Afghan Christian convert is released
Had faced possible death penalty for faith change
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KABUL, Afghanistan (CNN) -- An Afghan man threatened with the death penalty for converting to Christianity has been released from prison, senior Western diplomats said Tuesday. His whereabouts were not immediately known.
Abdul Rahman had been held by Afghan authorities for his conversion from Islam to Christianity, punishable by death in Afghanistan, which follows Islamic law. Many Muslim clerics in the country called for his death, and said even if he were freed his life would be in danger.
Ahead of his release, Rahman requested asylum in a Western country, according to the United Nations. He has lived in Europe at times.
"Mr. Abdul Rahman has asked for asylum outside Afghanistan," a statement from the office of U.N. Special Representative to Afghanistan said Monday. "We expect that this will be provided by one of the countries interested in a peaceful solution to this case."
Local clerics had written to President Hamid Karzai, asking him to prevent Western nations from interfering with their religious practices and customs. (Watch how the case presented a religious dilemma to the Afghan government -- 2:43)
About 1,000 people demonstrated in Mazar-e-Sharif Monday, chanting "Death to America" and "Death to George Bush." (Full story)
Western nations, which have supported the new Afghan government monetarily, have been leaning on the government to free Rahman.
The Afghan Cabinet met on the matter Saturday, but results of that meeting were unknown.
Religious leaders have been meeting with Cabinet officials and with Karzai. Privately, people close to the government have said Karzai wanted to take personal charge of the issue.
U.S. troops overthrew Afghanistan's ruling Taliban, which had harbored the al Qaeda terrorist network, after al Qaeda's September 11, 2001, attacks on New York and Washington. U.S. troops are still battling Taliban and al Qaeda remnants in parts of the country, which President Bush frequently touts as a success in the U.S.-led battle against terrorism.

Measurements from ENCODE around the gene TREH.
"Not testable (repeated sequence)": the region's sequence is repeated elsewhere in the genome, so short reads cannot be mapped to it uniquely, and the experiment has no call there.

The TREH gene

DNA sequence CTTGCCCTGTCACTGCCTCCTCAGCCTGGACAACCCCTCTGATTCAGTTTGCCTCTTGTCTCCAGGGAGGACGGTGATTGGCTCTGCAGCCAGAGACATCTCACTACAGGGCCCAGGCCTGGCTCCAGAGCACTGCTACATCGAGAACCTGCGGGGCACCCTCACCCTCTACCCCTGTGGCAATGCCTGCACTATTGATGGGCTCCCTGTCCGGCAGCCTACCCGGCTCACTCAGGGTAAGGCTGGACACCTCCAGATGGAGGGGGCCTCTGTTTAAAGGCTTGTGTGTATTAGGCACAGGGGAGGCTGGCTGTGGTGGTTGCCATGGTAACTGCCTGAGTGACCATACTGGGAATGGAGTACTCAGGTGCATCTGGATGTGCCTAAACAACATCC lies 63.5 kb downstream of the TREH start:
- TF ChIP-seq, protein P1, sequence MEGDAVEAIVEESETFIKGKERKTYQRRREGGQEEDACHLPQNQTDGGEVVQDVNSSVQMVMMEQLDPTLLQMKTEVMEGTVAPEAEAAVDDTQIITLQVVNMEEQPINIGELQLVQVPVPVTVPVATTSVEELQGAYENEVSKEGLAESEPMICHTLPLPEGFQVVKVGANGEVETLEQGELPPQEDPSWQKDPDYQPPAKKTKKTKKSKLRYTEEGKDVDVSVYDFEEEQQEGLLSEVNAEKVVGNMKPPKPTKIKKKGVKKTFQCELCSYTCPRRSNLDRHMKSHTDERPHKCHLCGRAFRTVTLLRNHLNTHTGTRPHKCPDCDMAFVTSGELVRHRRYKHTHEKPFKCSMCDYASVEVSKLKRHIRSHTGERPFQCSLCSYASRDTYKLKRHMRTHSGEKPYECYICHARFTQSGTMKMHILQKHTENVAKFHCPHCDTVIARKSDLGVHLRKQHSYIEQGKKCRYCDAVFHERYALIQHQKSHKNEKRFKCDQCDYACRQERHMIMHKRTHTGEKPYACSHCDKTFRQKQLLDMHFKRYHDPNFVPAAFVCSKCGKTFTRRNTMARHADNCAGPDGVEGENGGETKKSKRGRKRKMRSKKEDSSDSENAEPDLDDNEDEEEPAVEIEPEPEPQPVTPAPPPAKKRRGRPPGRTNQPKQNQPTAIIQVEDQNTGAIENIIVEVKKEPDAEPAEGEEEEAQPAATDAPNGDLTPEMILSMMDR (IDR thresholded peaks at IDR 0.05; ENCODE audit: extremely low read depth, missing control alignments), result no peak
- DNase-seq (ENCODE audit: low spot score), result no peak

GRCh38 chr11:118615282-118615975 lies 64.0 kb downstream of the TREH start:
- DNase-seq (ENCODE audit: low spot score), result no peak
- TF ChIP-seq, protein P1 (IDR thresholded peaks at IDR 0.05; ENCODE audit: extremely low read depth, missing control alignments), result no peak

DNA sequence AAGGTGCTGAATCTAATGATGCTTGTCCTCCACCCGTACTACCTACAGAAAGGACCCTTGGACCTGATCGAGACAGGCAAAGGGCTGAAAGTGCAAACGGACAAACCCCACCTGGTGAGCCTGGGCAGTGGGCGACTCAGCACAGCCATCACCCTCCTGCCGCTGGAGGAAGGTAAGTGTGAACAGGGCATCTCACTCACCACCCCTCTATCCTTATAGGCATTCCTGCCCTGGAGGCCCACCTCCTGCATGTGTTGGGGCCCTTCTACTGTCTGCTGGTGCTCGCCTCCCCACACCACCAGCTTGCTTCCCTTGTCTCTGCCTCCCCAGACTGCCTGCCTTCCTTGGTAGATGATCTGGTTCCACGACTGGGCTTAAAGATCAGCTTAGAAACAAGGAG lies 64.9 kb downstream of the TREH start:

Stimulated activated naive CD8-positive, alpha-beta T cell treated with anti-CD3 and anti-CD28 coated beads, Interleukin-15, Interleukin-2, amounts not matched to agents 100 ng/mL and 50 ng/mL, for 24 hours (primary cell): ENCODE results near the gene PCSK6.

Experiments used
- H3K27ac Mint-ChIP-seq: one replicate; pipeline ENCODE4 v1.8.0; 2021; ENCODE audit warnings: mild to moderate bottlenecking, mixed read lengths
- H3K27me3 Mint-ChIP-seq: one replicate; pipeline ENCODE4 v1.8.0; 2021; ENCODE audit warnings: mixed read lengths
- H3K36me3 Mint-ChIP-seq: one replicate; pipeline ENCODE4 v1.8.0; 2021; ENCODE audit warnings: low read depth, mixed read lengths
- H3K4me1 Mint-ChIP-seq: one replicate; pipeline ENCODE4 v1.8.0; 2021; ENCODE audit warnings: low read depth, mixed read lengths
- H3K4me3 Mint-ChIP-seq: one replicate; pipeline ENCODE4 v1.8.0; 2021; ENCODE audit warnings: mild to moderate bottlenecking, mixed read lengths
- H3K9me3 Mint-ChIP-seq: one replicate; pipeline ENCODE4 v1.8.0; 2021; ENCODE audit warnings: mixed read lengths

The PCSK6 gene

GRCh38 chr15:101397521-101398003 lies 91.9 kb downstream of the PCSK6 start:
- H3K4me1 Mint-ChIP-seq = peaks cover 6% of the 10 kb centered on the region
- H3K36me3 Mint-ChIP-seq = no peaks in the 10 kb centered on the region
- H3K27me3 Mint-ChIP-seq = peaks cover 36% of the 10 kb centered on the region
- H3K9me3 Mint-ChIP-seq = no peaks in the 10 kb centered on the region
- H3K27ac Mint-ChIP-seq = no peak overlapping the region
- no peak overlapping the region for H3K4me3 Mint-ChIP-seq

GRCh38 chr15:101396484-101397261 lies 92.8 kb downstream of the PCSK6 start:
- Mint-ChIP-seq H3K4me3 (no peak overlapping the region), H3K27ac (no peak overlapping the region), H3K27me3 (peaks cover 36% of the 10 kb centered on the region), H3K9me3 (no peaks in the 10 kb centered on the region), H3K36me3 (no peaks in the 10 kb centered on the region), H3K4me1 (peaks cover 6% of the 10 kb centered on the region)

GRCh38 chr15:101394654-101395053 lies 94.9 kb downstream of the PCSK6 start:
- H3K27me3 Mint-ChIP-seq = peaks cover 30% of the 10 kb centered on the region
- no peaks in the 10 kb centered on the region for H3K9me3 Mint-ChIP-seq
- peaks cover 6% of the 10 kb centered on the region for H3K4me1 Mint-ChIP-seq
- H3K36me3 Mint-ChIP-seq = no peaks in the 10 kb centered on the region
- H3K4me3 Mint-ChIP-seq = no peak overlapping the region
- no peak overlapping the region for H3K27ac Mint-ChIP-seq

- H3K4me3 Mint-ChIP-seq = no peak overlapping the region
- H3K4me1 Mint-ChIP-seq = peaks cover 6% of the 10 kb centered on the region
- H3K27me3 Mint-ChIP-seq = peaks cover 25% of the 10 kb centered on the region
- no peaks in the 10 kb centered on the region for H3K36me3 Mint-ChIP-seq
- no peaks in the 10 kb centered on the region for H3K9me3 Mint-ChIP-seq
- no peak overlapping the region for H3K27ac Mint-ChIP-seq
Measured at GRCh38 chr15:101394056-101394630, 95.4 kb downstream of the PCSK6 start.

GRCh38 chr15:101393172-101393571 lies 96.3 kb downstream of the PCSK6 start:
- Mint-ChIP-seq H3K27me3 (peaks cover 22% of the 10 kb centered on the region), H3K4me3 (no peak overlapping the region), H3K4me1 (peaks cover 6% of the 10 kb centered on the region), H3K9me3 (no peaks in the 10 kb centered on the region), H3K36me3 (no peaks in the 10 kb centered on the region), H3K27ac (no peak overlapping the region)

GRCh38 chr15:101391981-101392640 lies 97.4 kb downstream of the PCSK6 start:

Rahman, 41, reportedly converted 16 years ago while he was a medical aid worker for an international non-governmental organization. The information recently came to light during a civil case.
The case reflects a gulf between Afghanistan's conservative and clerical judiciary and the fledgling Western-backed democracy led by Karzai.
The judge in charge of the case is adamant that there can be no government involvement.
The U.S. Embassy in Kabul is adamant as well. The U.S. government and other Western nations basically hold the purse strings for Afghanistan, which needs billions in reconstruction money every year.
"We have a profound commitment to a person's fundamental freedom to choose how he or she worships and we must be true to that commitment," the embassy said in a statement. (Watch how the case of the 'reluctant martyr' is testing Afghanistan -- 2:56)
Secretary of State Condoleezza Rice told CNN Sunday: "We've been very clear with the Afghan government that it has to understand the vital importance of religious freedom to democracy."
Journalist Tom Coghlan contributed to this report.
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